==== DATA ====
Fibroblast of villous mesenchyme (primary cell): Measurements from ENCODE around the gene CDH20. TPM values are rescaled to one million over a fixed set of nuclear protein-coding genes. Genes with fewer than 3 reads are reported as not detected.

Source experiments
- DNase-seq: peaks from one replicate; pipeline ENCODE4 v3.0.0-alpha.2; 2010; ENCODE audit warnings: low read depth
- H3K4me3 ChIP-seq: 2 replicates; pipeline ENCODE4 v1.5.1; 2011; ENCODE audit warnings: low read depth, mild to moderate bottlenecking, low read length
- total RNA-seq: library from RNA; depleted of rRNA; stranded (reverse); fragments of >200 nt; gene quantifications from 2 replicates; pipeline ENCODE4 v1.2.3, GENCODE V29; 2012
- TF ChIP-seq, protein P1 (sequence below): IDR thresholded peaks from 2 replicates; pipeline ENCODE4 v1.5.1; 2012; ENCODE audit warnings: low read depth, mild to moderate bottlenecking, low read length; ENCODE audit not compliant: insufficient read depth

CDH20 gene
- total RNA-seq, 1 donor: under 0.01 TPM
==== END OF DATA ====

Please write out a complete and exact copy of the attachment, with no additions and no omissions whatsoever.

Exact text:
Fibroblast of villous mesenchyme (primary cell): Measurements from ENCODE around the gene CDH20. TPM values are rescaled to one million over a fixed set of nuclear protein-coding genes. Genes with fewer than 3 reads are reported as not detected.

Source experiments
- DNase-seq: peaks from one replicate; pipeline ENCODE4 v3.0.0-alpha.2; 2010; ENCODE audit warnings: low read depth
- H3K4me3 ChIP-seq: 2 replicates; pipeline ENCODE4 v1.5.1; 2011; ENCODE audit warnings: low read depth, mild to moderate bottlenecking, low read length
- total RNA-seq: library from RNA; depleted of rRNA; stranded (reverse); fragments of >200 nt; gene quantifications from 2 replicates; pipeline ENCODE4 v1.2.3, GENCODE V29; 2012
- TF ChIP-seq, protein P1 (sequence below): IDR thresholded peaks from 2 replicates; pipeline ENCODE4 v1.5.1; 2012; ENCODE audit warnings: low read depth, mild to moderate bottlenecking, low read length; ENCODE audit not compliant: insufficient read depth

CDH20 gene
- total RNA-seq, 1 donor: under 0.01 TPM